Is the institution utilizing its infrastructure and operations as a living laboratory for applied student learning for sustainability in relation to Grounds?:
Yes

A brief description of the projects and how they contribute to understanding or advancing sustainability in relation to Grounds:

ES 341: Past, Present, Future Ecologies

The School of Environmental Studies teaches ES341 Past, Present and Future Ecologies, which focuses on ecological restoration right on UVic Campus. Part of the curriculum involves invasive species pulls, where one of the classes each semester involves going to a green space on campus to remove English ivy from tree trunks. Class assignments also focus on the environmental sustainability of campus grounds, with the development of Restoration Designs for sites on the campus. Students produce final reports documenting the possible futures of nature restoration on campus, focusing on native species. The students’ projects address the Sustainability Action Plan for Campus Operations 2014-2019 goals to protect and manage ecological diversity and enhance the use of native species in landscape management on campus.


Is the institution utilizing its infrastructure and operations as a living laboratory for applied student learning for sustainability in relation to Purchasing?:
Yes

A brief description of the projects and how they contribute to understanding or advancing sustainability in relation to Purchasing:

CN+ Carbon Offset Pitch Competition

In 2018, the Gustavson Business School asked students to participate in a competition to determine which carbon offset projects should be purchased by the school. In 2017, Gustavson committed to acknowledging its own impact on the environment by collecting data that measures the faculty’s carbon footprint, looking especially at the greenhouse gases emitted by air travel for student international exchanges.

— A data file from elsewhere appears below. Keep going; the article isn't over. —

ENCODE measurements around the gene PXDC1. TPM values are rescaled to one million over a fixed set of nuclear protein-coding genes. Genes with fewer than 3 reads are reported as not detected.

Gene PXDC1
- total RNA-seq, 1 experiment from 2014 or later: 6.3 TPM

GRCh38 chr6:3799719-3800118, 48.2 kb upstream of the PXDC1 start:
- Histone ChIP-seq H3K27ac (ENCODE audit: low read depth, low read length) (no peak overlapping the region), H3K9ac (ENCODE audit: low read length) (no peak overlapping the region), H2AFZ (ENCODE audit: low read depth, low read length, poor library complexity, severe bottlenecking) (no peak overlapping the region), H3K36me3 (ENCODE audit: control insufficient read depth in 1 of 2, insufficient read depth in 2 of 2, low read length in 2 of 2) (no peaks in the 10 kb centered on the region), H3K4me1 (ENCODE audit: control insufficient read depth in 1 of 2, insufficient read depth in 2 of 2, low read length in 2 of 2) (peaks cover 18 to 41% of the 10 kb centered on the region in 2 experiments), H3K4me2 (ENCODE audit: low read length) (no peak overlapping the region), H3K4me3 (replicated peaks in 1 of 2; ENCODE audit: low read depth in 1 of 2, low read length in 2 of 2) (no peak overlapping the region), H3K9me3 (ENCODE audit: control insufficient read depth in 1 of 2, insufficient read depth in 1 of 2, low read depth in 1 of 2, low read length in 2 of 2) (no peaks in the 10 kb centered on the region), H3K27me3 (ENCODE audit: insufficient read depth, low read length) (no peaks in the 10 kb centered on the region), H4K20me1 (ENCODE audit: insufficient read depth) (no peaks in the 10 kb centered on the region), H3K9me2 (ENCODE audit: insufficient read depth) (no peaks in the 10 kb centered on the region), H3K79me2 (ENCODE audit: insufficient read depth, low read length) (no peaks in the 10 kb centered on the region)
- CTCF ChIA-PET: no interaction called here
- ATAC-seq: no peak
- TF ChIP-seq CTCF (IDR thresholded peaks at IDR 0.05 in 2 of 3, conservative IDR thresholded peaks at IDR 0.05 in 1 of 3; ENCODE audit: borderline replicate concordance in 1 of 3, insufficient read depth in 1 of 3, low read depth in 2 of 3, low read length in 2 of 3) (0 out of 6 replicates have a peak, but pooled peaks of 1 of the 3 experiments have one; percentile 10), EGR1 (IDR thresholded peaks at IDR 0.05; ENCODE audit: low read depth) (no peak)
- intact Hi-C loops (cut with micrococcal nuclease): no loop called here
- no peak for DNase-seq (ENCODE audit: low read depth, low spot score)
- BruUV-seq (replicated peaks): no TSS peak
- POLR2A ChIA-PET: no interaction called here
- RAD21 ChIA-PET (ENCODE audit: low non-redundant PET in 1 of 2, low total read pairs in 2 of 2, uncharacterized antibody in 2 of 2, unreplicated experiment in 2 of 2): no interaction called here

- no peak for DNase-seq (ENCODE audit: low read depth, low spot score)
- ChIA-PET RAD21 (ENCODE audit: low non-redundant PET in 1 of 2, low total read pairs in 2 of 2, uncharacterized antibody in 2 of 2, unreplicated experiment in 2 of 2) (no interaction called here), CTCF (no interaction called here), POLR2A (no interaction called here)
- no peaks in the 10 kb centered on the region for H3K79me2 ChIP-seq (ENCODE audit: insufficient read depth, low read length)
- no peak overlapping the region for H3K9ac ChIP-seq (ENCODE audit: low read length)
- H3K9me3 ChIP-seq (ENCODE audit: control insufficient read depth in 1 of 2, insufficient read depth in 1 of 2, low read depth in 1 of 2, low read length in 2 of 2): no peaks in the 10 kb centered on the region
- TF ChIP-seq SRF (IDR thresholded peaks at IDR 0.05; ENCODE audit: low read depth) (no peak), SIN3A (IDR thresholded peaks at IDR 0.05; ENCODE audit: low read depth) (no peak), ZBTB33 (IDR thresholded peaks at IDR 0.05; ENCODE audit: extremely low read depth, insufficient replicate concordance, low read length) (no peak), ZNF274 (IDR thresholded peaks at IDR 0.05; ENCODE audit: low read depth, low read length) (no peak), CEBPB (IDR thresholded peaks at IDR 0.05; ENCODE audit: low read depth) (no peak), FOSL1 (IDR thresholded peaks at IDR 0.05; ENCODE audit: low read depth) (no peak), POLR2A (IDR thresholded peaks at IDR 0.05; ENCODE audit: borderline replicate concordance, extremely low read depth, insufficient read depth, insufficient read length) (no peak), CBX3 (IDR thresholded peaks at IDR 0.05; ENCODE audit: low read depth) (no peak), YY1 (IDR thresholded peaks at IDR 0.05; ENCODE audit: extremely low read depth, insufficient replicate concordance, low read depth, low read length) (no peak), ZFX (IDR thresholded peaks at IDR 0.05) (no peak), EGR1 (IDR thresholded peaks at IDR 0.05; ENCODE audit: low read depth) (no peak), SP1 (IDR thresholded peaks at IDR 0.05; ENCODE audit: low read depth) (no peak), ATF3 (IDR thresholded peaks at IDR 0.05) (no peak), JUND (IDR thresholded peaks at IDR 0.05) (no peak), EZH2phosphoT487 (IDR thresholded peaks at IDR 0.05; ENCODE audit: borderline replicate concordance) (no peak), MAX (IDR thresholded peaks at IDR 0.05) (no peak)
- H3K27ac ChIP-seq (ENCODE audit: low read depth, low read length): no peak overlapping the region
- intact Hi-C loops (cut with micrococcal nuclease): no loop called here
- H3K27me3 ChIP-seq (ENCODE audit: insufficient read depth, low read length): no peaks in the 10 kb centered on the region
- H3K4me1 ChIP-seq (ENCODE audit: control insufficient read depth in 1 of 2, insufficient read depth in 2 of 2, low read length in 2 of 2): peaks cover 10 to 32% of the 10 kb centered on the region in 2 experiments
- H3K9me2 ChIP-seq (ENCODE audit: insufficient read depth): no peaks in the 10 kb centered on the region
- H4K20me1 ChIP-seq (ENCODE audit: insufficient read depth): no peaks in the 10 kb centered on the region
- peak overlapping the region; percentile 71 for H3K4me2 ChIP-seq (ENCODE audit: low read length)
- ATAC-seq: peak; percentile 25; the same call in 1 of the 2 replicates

For the competition, students were to create a business pitch for how the division should offset their 2017 commuting and travel carbon footprint. Submissions were evaluated by the Carbon Neutrality Plus (CN+) committee (a group made up of students, faculty and staff established in 2017) on four criteria; cost, impact, persuasiveness and alignment with the Business School’s values on international, integrative, innovative and sustainability/social responsibility. Students learned about purchasing carbon offsets by evaluating different projects and then creating a portfolio summary description that they pitched to the voters in a 90-second video proposal. Teams of one to five students from Gustavson’s undergraduate, masters and PhD programs offered their portfolio recommendations from a list of 26 offset projects. All professors, staff and students were then encouraged to vote on which proposed portfolio the school should invest its offset dollars in.

The portfolio that garnered the most votes school-wide was created and pitched by the team who called themselves the Redeemers. The winning offsets purchased were: 65% Bundled Solar Power Project, India and 35% Great Bear Forest Conservation Project, Canada. The students predict that not only will their portfolio reduce the business school’s CO2 emissions but create new jobs in the communities in which they are now invested in.